Wildlife Blog: Bluebells in our Parks

03 May 2021

Spring is in full swing and beautiful English bluebells have begun to carpet our forest floors. While this flower is native to western Europe, the UK is home to about half the world’s population of bluebells. This vibrant wildflower does important work providing food for pollinating woodland insects while also creating a fantastic spectacle throughout our ancient woodlands.

Bluebells are ancient woodland indicators: a beautiful reminder as to how long these areas have been wooded and largely undisturbed as these flowers don’t readily colonise new areas. However, the English bluebell is under threat from the Spanish bluebell- its stronger, non-native cousin. You can help ensure survival of this flower by planting only bulbs of the native variety in your garden and by remaining on marked paths throughout woodlands on your spring walks as they are easily damaged.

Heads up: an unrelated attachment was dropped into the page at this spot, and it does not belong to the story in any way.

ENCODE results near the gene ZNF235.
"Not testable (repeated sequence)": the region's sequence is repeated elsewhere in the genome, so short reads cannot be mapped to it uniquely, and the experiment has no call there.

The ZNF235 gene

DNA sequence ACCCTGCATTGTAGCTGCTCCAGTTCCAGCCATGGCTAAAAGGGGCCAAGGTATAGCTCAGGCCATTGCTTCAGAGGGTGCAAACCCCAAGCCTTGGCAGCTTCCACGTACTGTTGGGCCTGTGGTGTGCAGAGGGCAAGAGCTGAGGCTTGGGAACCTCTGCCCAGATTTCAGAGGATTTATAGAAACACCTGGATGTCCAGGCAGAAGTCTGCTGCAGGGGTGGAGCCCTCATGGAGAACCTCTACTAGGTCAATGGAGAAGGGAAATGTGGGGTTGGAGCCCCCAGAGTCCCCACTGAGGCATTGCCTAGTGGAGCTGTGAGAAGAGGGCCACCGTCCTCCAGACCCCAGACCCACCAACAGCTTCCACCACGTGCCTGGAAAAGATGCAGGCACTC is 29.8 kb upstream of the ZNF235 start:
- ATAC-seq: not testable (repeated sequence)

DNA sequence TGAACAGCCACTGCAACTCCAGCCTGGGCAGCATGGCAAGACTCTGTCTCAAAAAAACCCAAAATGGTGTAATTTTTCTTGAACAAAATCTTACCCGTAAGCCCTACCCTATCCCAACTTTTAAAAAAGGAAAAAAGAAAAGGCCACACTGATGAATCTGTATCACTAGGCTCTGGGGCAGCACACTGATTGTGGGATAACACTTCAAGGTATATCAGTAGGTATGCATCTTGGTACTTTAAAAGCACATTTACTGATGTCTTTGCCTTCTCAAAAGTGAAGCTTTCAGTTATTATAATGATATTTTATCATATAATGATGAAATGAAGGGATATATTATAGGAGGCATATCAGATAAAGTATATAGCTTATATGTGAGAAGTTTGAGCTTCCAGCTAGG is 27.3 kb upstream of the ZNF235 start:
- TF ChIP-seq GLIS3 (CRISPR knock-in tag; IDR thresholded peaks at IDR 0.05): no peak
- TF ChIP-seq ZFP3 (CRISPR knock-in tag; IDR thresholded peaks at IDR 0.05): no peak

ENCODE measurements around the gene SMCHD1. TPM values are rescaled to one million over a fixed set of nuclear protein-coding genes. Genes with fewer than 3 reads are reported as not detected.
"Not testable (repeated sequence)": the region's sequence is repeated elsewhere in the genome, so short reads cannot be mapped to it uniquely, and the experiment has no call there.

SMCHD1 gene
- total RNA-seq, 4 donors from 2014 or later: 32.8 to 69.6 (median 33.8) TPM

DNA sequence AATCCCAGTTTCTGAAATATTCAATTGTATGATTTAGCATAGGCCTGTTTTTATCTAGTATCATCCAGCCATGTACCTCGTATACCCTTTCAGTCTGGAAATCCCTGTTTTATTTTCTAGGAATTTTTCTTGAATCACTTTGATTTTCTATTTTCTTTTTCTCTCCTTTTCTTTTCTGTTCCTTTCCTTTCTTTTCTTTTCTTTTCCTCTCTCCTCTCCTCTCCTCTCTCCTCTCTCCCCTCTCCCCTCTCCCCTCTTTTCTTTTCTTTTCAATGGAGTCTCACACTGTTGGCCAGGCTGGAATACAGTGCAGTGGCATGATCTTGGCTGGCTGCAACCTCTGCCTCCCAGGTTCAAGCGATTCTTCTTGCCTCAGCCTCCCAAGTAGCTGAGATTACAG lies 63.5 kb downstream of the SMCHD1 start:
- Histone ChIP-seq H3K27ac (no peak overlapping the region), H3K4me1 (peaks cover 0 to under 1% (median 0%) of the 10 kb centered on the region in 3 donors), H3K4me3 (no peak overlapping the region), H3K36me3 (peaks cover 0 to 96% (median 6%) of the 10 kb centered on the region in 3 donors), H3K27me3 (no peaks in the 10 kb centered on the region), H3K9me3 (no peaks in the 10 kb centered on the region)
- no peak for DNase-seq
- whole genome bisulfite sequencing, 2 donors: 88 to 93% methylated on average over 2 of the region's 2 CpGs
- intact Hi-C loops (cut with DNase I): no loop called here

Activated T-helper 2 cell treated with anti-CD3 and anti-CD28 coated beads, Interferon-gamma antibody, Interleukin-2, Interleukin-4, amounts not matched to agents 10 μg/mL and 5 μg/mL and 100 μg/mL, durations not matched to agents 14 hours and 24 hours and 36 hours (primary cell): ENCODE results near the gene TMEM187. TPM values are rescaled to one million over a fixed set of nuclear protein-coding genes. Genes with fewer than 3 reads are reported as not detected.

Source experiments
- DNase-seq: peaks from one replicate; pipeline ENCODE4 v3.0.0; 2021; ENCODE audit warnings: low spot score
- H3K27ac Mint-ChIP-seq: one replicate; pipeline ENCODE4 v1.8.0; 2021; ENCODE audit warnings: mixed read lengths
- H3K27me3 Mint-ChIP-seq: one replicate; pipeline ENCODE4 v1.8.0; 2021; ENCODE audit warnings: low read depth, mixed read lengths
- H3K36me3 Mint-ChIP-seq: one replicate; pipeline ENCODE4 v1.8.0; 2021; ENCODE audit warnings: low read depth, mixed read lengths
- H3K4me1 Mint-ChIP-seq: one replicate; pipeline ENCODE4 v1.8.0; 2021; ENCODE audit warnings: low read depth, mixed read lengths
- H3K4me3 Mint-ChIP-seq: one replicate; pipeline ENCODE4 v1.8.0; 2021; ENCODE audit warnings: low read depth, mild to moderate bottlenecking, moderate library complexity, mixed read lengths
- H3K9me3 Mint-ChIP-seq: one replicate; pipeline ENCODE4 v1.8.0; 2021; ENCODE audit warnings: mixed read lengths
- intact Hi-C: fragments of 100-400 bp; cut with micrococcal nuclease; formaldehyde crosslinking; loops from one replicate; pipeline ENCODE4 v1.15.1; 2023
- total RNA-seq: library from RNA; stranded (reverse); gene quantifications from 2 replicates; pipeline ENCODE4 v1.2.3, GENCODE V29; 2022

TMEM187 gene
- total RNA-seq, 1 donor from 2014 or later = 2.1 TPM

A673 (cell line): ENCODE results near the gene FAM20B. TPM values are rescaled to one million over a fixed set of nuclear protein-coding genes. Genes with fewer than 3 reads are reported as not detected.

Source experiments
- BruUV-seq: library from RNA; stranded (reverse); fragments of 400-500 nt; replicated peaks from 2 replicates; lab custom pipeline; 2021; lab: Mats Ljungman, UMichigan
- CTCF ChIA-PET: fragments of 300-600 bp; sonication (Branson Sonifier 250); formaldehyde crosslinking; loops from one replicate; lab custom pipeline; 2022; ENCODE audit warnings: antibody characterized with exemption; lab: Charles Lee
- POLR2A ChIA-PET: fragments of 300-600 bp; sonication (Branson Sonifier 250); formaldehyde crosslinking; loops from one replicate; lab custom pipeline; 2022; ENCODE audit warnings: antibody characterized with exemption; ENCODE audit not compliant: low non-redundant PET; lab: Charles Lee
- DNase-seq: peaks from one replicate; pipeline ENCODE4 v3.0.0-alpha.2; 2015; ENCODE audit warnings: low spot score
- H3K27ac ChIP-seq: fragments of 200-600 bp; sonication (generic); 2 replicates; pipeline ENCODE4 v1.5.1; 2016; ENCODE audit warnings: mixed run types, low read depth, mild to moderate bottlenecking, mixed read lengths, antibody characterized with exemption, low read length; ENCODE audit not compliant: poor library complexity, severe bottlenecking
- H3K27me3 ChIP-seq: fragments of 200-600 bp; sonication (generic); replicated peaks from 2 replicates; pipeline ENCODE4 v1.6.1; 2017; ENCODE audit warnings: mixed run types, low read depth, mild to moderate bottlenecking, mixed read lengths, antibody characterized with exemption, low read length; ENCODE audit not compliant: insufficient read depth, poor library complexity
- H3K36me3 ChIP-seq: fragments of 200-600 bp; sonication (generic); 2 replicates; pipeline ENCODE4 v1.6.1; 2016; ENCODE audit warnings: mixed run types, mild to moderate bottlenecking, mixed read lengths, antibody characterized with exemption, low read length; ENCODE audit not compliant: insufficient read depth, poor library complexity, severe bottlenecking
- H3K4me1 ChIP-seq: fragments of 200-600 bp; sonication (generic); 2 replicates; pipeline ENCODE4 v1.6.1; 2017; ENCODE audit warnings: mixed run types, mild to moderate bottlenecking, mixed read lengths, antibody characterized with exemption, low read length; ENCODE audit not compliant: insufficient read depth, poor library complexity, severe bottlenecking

You will now be able to spot the bluebells in any of our 3 ancient woodlands: Howe Park Wood, Shenley Wood or Linford Wood.

The video above shows footage of the bluebells in Howe Park Wood in April 2021. 

Discover our parks

  • Howe Park Wood


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    Howe Park Wood is an ancient woodland in the south west of Milton Keynes near Westcroft and Tattenhoe which boasts a rich variety of wildlife and fantastic on site facilities including toilets, a café and a small play area.

  • Shenley Wood


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    Shenley Wood is one of three ancient woodlands in Milton Keynes, a wonderful spot for a quiet walk and to enjoy the abundant wildlife.

  • Linford Wood


    Linford Wood - Park Image.jpg

    Enclosed in the year 1264 by Baron Von Pippard, the original owner of the Linford Manor estate, Linford Wood is the largest and oldest of the Trust's three ancient woodlands. Despite its location close to the city centre, Linford Wood provides a tranquil haven for wildlife and people. Find out more about how we manage Linford Wood by clicking here.